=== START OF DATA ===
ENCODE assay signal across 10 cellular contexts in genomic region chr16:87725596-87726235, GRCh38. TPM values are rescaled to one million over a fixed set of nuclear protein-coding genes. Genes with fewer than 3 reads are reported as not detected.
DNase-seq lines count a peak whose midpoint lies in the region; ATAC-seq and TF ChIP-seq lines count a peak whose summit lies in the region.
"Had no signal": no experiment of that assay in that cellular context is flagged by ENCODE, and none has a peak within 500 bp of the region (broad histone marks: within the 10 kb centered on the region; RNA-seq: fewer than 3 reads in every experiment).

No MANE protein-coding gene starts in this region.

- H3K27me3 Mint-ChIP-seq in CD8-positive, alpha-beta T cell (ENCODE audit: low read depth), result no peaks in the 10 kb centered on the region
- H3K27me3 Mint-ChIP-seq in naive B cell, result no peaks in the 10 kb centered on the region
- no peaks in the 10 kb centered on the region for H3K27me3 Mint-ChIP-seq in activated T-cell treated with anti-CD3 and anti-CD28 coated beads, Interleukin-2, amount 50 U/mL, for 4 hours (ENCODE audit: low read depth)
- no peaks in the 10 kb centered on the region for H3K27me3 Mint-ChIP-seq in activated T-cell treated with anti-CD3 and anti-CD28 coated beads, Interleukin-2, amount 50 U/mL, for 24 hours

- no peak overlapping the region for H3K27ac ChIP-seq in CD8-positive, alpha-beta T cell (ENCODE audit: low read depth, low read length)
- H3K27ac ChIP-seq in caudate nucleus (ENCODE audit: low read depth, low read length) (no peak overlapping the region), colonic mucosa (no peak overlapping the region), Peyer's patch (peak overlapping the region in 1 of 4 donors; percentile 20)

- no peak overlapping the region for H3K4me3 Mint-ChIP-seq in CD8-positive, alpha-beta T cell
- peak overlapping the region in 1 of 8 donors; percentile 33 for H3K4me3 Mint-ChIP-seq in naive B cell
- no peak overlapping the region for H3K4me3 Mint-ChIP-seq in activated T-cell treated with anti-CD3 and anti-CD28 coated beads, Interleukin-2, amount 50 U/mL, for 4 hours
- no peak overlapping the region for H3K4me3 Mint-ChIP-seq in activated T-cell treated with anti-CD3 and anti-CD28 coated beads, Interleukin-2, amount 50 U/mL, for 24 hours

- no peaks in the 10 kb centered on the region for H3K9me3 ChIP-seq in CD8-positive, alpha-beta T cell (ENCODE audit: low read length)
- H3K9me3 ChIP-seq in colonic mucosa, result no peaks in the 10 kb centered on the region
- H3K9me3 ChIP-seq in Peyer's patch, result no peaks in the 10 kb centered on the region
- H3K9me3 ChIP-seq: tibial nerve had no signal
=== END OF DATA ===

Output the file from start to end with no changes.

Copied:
ENCODE assay signal across 10 cellular contexts in genomic region chr16:87725596-87726235, GRCh38. TPM values are rescaled to one million over a fixed set of nuclear protein-coding genes. Genes with fewer than 3 reads are reported as not detected.
DNase-seq lines count a peak whose midpoint lies in the region; ATAC-seq and TF ChIP-seq lines count a peak whose summit lies in the region.
"Had no signal": no experiment of that assay in that cellular context is flagged by ENCODE, and none has a peak within 500 bp of the region (broad histone marks: within the 10 kb centered on the region; RNA-seq: fewer than 3 reads in every experiment).

No MANE protein-coding gene starts in this region.

- H3K27me3 Mint-ChIP-seq in CD8-positive, alpha-beta T cell (ENCODE audit: low read depth), result no peaks in the 10 kb centered on the region
- H3K27me3 Mint-ChIP-seq in naive B cell, result no peaks in the 10 kb centered on the region
- no peaks in the 10 kb centered on the region for H3K27me3 Mint-ChIP-seq in activated T-cell treated with anti-CD3 and anti-CD28 coated beads, Interleukin-2, amount 50 U/mL, for 4 hours (ENCODE audit: low read depth)
- no peaks in the 10 kb centered on the region for H3K27me3 Mint-ChIP-seq in activated T-cell treated with anti-CD3 and anti-CD28 coated beads, Interleukin-2, amount 50 U/mL, for 24 hours

- no peak overlapping the region for H3K27ac ChIP-seq in CD8-positive, alpha-beta T cell (ENCODE audit: low read depth, low read length)
- H3K27ac ChIP-seq in caudate nucleus (ENCODE audit: low read depth, low read length) (no peak overlapping the region), colonic mucosa (no peak overlapping the region), Peyer's patch (peak overlapping the region in 1 of 4 donors; percentile 20)

- no peak overlapping the region for H3K4me3 Mint-ChIP-seq in CD8-positive, alpha-beta T cell
- peak overlapping the region in 1 of 8 donors; percentile 33 for H3K4me3 Mint-ChIP-seq in naive B cell
- no peak overlapping the region for H3K4me3 Mint-ChIP-seq in activated T-cell treated with anti-CD3 and anti-CD28 coated beads, Interleukin-2, amount 50 U/mL, for 4 hours
- no peak overlapping the region for H3K4me3 Mint-ChIP-seq in activated T-cell treated with anti-CD3 and anti-CD28 coated beads, Interleukin-2, amount 50 U/mL, for 24 hours

- no peaks in the 10 kb centered on the region for H3K9me3 ChIP-seq in CD8-positive, alpha-beta T cell (ENCODE audit: low read length)
- H3K9me3 ChIP-seq in colonic mucosa, result no peaks in the 10 kb centered on the region
- H3K9me3 ChIP-seq in Peyer's patch, result no peaks in the 10 kb centered on the region
- H3K9me3 ChIP-seq: tibial nerve had no signal